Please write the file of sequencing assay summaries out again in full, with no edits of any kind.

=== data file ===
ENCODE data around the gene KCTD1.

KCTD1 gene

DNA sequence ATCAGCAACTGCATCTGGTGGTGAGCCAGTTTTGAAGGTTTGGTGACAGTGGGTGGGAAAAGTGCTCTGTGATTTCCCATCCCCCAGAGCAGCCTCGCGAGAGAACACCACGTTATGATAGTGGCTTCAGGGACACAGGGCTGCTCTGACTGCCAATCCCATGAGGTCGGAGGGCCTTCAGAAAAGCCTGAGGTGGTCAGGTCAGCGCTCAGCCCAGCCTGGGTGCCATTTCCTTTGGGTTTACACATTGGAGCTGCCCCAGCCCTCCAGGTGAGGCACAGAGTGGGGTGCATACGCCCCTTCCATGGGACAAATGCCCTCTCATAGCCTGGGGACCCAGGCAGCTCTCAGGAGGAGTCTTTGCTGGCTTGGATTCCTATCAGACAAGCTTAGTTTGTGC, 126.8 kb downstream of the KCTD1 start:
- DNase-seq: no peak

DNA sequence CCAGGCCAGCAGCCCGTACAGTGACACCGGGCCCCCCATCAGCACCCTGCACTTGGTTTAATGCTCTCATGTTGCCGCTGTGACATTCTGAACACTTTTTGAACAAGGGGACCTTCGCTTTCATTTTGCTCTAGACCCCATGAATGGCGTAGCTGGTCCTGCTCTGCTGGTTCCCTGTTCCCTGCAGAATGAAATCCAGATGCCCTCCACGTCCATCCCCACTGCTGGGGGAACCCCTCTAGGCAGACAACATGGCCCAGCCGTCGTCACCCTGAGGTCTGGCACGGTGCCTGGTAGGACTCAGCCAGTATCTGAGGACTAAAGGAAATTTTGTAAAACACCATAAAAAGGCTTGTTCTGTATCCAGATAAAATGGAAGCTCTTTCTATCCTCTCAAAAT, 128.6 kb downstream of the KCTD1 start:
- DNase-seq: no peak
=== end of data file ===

ENCODE data around the gene KCTD1.

KCTD1 gene

DNA sequence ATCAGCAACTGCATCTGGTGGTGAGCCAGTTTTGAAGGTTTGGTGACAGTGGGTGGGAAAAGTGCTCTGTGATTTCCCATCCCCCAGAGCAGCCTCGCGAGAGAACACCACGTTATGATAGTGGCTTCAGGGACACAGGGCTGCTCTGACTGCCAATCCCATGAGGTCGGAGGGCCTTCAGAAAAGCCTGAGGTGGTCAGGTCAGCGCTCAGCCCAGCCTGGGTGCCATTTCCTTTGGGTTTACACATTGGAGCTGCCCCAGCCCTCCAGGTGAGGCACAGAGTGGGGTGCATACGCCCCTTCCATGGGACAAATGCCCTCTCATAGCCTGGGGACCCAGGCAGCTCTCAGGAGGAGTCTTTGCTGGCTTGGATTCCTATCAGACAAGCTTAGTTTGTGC, 126.8 kb downstream of the KCTD1 start:
- DNase-seq: no peak

DNA sequence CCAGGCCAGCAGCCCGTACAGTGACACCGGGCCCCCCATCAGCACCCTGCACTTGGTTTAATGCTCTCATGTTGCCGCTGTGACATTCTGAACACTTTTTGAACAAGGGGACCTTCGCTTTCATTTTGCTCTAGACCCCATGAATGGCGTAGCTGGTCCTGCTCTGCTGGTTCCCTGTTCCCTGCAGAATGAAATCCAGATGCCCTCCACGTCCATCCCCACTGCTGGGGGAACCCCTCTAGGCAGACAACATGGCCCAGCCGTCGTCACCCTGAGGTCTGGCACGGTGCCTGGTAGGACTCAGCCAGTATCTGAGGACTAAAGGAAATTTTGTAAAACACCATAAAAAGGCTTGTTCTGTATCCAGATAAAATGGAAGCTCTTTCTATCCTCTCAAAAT, 128.6 kb downstream of the KCTD1 start:
- DNase-seq: no peak